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NOVEL AND CURIOUS ACCOUNT OF THE CHAMELEON.
cient, and we are thus reduced to hire the trembling infant, let us direct the wretched task to be performed at a more seasonable hour than three or four hours before the commencement of the meanest labour, at an hour when they should be enjoying a few moments snatched from the sorrows of their lives in the undisturbed serenity of sleep. Let every one concede but thus much to the poor fallen race, and I doubt not, in a few years, the result will be such as every friend to mercy will rejoice at.
Would to heaven that the unhappy children had a more eloquent champion in their behalf; a more sincere one they cannot have.
they need it not. For, to that individual, of which-ever sex, who can listen on a bed of down, to the faint cry of the shivering chimney sweeper, and be untouched by its sound, who will not feel the lisping cry of "sweep" from infant lips, to be the supplicating wail of its helplessness, the reproach for inertness in his cause, which Providence permits to be poured on his ear, persuasion were utterly vain. If such impressions shall strike on any woman's breast, and it remains unmoved by them, to such the oratory of Demosthenes would plead in vain, the pen of Cicero were utterly unavailing.
NOVEL AND CURIOUS ACCOUNT OF THE CHAMELEON.
(From Mrs. Belzoni's Account of her Residence amongst the Women in Egypt,` Nubia, and
ceed in preserving them alive and in health more than two months." This is attributed to the injury they receive in the clumsy and careless manner of collecting them; the Arabs in Lower Egypt catch them by jumping on them, or by throwing stones at them, or striking them with sticks, by which they are generally much hurt. Those which are caught in Nubia, are in general in better condition, from the more humane and rational method of securing them; the Nubian lies down gently on the ground in the close neigh-on the green, and this not in a confused or bourhood of the date trees in which the animals harbour, and when they descend, he approaches slowly, and with some care and deliberation he seizes the reptile by the tail, and secures it by fixing a string to it; the body therefore is scarcely bruised or injured.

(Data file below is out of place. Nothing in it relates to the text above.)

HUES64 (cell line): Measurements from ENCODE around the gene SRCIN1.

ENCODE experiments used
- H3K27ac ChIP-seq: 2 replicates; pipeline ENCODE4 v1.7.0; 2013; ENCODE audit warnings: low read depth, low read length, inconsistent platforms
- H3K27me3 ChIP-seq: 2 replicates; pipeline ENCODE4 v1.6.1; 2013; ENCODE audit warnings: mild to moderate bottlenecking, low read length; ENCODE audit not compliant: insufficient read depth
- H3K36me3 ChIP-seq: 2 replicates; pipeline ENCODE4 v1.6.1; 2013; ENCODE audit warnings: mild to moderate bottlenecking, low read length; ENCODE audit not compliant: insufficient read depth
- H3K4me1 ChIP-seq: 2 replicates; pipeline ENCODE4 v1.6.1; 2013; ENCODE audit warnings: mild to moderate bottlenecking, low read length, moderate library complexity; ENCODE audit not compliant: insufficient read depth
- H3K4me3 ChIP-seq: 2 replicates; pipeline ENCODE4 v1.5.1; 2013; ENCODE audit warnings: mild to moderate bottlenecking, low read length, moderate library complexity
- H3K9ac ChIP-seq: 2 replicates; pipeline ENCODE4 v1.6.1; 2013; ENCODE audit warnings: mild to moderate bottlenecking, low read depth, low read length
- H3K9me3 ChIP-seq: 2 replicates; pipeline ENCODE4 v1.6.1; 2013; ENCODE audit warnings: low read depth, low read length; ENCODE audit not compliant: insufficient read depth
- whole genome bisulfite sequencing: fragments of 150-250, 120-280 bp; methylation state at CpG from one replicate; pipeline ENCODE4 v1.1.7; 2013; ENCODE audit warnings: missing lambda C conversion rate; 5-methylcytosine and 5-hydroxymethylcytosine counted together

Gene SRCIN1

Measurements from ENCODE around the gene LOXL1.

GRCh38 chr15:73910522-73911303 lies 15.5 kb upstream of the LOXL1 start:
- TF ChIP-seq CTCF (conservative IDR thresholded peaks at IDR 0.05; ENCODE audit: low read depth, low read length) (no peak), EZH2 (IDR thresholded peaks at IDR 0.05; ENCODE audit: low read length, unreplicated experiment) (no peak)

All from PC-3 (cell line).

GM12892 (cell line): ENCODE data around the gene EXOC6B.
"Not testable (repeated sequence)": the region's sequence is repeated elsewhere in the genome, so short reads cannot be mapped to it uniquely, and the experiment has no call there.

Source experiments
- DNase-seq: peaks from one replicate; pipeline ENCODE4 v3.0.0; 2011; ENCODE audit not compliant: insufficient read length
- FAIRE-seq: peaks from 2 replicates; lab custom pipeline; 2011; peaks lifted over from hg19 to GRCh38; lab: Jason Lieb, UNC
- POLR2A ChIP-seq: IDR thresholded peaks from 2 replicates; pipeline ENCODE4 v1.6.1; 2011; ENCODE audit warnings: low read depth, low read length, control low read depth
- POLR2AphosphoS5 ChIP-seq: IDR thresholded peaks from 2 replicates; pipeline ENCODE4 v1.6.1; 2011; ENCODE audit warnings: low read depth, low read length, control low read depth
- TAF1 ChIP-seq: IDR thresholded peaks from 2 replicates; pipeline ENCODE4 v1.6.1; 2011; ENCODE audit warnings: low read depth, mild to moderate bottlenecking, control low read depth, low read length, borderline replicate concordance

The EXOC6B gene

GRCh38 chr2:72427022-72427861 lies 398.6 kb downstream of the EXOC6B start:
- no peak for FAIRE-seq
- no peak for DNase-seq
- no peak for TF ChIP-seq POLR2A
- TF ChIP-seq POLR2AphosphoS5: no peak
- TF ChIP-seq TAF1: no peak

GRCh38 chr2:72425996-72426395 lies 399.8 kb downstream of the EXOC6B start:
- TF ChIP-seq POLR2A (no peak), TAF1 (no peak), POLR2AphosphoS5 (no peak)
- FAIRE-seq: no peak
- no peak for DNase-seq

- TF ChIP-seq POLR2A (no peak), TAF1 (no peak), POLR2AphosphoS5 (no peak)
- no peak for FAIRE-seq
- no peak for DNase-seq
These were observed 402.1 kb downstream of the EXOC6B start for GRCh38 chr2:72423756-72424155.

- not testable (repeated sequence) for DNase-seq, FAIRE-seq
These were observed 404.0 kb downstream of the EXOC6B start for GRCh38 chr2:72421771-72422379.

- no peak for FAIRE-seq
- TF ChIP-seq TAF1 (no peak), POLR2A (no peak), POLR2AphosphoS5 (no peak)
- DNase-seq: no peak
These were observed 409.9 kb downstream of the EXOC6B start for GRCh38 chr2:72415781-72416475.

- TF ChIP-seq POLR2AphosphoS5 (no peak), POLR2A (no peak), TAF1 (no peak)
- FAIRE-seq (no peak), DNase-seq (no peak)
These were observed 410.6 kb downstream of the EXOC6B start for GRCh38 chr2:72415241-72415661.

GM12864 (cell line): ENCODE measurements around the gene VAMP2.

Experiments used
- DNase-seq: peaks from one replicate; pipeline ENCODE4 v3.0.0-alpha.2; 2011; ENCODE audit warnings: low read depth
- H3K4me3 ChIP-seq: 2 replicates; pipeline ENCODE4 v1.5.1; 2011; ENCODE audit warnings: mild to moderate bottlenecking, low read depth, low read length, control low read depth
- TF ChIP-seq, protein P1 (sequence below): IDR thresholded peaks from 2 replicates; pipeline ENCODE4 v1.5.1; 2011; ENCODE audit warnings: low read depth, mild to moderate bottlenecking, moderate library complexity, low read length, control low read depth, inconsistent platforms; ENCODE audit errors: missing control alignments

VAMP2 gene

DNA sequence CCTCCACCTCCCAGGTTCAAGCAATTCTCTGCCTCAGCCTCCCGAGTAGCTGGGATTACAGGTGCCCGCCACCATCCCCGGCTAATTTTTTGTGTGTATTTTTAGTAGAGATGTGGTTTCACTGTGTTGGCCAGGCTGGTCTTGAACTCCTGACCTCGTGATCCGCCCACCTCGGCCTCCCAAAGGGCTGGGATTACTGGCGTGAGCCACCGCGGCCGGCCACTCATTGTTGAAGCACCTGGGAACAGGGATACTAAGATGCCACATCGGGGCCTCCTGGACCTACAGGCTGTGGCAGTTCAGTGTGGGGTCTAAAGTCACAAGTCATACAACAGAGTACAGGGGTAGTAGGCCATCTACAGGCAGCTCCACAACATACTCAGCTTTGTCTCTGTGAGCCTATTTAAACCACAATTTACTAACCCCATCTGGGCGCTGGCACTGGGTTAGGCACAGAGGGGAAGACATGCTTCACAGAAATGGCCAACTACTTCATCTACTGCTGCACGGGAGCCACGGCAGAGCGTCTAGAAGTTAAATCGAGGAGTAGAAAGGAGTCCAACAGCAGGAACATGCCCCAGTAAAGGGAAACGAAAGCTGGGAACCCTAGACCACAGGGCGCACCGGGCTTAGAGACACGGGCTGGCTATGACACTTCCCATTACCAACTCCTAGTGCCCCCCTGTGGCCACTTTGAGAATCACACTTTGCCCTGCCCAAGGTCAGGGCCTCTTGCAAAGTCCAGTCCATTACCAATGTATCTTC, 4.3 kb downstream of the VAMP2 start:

"My prison companions," says Mrs. Bel- || months, and under the circumstances of zoni, 66 were antelopes, sheep, goats, and leisure, which the peculiarities of her situation fowls. I had collected a great number of afforded her. Mrs. B. observes, that these chameleons, but, during the continued at- animals are extremely inveterate in their tempts of five months trial, I never could suc-animosity to their own kind, insomuch that they must by no means be shut up together; in such situations they invariably attack and bite off each others tails and legs. There are three species of chameleons whose colours are peculiar to themselves: for instance, the most general species is that whose general colour is green, that is to say, the body being entirely green, and when in a state of rest, or inaction, and free from any external irritation, beautifully marked on each side with regular spots or stripes of black and yellow
Mrs. Belzoni's account of this interesting little animal does not pretend to be the scientific description of the naturalist, but what is perhaps much more valuable to science, a series of curious observations on the habits and peculiarities of the reptile from actual and long continued observations during several
irregular manner, but as if painted. This species of the animal is very abundant; they never exhibit any other colour except a light green when asleep, and when in a state of disease, a very pale yellow. Of the second sort Mrs. Belzoni possessed but one, out of near forty which she kept when in Nubia, on her first journey, this was of a very small size, and had red marks. Mrs. B. relates, that one of these animals lived with her eight months. during the greater part of which time it remained fixed to the button of her coat, and was accustomed to rest on her